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Reasons to love the delightful Viognier

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Ten years before I became involved with the wine trade, in the entire world there was only one small, 17-acre vineyard, producing about 200 cases a year of our featured variety today.

The grape called Viognier (vee-on-yea) was on the brink of taking the path of the dinosaur and dodo bird.

It is not an easy grape to grow as the picking time is critical; if not fully ripe it will lack its classic aromas and rich taste and if you wait too long it may produce too much alcohol and lack delicacy.

I happen to be a big fan of the white wine called Viognier and I am happy to report that over 740 acres now exist in its historical home (some 2,000 years ago) in the Rhone Valley of France and either on its own or in blends we also have them from South Africa, Argentina and California.

Michel Chapoutier, in the Rhone Valley, farms all his land biodynamically and his Domaine des Granges de Mirabel Viognier is our best selling white wine from this appellation. Peach and apricot greet the nose along with orange blossoms and the zippy lime-zest crispness makes it perfect as a summer aperitif, but it will also do very well with seafood, salmon, salads and chicken dishes. The 2013 sells for $21.85.

You will possibly find all the Chapoutier labels interesting because they are the only winery to have theirs embossed with Braille. The story goes that the Chapoutier brothers were friends with Ray Charles and they did this so that he could select his own wines.

We have recently bought in a selection of wines from Gerard Bertrand in the Languedoc region of Southern France and among them is his Viognier Reserve Speciale 2013. It is pale yellow with intense aromas of white flowers and the palate is rich and lush with tropical fruits, dried apricots, hazelnuts and honey. $15.95.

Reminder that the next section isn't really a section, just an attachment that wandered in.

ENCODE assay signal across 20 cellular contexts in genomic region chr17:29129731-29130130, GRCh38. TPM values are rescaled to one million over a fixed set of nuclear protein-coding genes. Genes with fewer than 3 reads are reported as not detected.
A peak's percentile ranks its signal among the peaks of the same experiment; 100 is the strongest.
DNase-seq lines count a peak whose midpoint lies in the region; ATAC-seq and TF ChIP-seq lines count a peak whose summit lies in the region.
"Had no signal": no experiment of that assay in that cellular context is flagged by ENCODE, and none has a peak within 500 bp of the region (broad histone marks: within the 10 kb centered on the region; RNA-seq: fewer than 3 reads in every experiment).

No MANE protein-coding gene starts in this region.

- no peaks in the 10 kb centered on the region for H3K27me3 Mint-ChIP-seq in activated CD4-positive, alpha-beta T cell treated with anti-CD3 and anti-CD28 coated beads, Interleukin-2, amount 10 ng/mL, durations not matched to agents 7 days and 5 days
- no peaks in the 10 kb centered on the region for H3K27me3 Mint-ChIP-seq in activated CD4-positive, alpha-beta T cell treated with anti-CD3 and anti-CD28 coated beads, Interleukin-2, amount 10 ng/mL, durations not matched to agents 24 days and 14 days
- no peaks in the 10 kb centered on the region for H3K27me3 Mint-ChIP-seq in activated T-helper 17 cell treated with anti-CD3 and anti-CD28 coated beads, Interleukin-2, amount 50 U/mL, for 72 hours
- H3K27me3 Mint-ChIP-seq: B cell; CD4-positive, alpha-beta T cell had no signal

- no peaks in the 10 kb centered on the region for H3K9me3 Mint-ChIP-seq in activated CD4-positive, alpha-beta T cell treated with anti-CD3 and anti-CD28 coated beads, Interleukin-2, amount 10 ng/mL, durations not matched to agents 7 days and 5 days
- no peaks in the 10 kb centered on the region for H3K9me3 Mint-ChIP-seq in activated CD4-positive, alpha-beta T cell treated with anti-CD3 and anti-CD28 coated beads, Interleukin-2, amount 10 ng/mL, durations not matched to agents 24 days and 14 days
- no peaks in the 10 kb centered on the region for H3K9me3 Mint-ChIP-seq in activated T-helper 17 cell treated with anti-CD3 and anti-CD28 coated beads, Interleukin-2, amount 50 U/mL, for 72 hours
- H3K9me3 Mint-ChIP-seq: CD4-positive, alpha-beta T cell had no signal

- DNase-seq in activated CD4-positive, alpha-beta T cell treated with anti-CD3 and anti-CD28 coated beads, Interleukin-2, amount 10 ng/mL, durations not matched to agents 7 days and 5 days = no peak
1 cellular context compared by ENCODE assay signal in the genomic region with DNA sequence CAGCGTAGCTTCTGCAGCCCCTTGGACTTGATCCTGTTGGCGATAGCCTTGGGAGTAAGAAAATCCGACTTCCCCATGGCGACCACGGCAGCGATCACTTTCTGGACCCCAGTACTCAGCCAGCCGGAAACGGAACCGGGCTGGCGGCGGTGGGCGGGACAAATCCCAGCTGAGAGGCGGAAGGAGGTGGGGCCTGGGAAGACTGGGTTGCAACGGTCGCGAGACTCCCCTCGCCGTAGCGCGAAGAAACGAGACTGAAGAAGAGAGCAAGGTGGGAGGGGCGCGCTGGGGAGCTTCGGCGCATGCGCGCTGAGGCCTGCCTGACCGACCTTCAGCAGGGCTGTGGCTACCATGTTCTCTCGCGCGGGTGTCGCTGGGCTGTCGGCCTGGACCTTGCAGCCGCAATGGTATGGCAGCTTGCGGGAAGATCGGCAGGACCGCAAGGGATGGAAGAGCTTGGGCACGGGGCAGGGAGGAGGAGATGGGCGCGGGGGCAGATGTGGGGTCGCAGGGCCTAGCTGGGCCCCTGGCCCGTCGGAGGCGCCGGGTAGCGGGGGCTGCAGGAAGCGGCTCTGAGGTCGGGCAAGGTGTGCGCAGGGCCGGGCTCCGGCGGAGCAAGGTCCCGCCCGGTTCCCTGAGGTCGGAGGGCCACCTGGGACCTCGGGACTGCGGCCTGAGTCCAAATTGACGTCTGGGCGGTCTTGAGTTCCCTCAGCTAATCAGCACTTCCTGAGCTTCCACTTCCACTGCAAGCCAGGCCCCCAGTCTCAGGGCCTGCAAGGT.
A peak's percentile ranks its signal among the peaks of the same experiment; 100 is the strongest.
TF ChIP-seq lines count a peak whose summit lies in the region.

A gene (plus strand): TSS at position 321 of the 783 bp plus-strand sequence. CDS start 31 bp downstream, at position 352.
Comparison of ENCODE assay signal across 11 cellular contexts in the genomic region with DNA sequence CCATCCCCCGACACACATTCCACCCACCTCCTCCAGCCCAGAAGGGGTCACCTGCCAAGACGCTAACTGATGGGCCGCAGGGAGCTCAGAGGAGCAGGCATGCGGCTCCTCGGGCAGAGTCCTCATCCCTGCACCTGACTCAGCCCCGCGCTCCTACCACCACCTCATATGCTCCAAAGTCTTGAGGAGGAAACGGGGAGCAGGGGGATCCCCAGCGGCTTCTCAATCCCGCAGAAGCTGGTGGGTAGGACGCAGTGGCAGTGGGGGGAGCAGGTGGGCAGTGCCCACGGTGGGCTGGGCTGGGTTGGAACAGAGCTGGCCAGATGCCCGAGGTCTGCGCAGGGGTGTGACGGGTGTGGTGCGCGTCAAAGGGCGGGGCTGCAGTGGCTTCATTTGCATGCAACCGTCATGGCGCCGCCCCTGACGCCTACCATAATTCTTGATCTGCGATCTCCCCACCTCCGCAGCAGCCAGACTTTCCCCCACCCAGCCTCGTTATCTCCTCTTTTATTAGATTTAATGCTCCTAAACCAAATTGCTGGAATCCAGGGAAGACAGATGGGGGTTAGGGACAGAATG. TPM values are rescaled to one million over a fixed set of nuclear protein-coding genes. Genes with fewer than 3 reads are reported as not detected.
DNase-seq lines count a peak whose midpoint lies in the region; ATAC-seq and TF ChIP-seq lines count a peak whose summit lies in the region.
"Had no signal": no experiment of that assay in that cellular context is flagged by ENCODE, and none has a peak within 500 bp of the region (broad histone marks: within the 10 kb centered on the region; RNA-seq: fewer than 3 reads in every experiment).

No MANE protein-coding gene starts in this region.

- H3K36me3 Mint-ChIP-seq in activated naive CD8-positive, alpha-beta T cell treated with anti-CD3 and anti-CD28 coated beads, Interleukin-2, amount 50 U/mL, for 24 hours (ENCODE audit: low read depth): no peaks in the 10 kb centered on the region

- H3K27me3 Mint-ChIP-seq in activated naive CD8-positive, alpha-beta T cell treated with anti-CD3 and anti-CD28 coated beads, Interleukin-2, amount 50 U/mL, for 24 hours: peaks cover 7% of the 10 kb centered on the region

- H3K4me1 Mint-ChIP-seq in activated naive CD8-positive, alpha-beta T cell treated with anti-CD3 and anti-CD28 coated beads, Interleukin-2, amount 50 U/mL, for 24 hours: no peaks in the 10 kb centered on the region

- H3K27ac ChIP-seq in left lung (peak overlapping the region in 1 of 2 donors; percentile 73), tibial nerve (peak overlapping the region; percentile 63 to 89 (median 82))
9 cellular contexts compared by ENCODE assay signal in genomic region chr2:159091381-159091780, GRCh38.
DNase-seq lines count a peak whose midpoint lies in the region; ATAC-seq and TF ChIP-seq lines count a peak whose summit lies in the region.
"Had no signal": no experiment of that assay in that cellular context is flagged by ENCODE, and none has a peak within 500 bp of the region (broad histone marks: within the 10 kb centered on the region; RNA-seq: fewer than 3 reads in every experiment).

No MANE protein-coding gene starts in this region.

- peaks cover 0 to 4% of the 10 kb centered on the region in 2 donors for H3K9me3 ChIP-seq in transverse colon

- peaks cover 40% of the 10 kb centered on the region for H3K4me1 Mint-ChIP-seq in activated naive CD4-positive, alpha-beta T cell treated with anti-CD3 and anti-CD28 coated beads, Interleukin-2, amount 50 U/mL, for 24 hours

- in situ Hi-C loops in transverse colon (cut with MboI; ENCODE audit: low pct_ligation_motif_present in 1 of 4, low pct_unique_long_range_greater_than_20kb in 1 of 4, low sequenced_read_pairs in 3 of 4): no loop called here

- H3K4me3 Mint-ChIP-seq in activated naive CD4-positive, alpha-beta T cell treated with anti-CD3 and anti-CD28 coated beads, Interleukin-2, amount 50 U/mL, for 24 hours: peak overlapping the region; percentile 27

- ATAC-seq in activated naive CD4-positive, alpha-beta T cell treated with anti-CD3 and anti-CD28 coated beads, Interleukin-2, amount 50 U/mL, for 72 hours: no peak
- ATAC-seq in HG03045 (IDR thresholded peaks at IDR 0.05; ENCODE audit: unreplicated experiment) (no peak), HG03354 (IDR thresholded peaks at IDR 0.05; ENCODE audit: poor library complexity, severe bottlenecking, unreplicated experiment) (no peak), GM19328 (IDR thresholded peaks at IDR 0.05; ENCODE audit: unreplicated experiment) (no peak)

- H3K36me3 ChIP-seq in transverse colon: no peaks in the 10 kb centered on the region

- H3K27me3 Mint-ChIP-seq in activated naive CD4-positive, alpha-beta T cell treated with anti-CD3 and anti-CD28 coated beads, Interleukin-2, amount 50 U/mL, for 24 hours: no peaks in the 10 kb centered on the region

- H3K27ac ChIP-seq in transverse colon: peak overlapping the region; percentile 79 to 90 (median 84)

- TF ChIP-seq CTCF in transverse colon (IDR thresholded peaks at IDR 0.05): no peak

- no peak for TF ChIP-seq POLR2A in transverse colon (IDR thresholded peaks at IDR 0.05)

You may know that the Alamos winery in Argentina is part of the Catena organisation and these lower priced wines are made from Catena vines that have not yet reached the level or age and maturity that gives us maximum complexity in the wine.

For instance the 2013 Alamos Viognier is only $12.80 and is quite a lovely midweek wine that offers a clean mouth-feel with the expected subtle peach along with apple and the absence of any oak makes it crisp and refreshing.

Pine Ridge winery in the heart of Napa Valley makes a delicious blend of Chenin Blanc and Viognier and their 2013 won gold in San Francisco with a score of 90/100.

The 2009, 2010 and 2012 also garnered 90 points so it is very consistent. The wine has a honeydew aroma that smells like springtime and the addition of peaches and floral accents and a lingering finish all add up to a delightful white wine that is perfect as the weather warms up. $20.10.

Taking white wine blends to the limit we have a Sauvignon Blanc, Chardonnay, Sémillon, Viognier, Grenache Blanc and Roussanne 2012 from the Rustenberg winery in South Africa. It is really fresh, bright and mouth-watering and although Viognier makes up only 5.60 per cent, I suspect that it is mainly responsible for the delicious peach aromas. The wine is crisp with ripe melon and passion fruit and I would suggest it is quite ideal for the folks that cannot make up their mind about which grape variety they would like to try! $17.80.

This column is a paid for advertorial for Burrows Lightbourn Ltd. Michael Robinson is Director of Wine at Burrows Lightbourn Ltd. He can be contacted at mrobinson@bll.bm or 295-0176. Burrows Lightbourn have stores in Hamilton (Front Street East. 295-1554), Paget (Harbour Road, 236-0355) and St. George’s (York Street, 297-0409). A selection of their wines, beers and spirits are available online at www.wineonline.bm.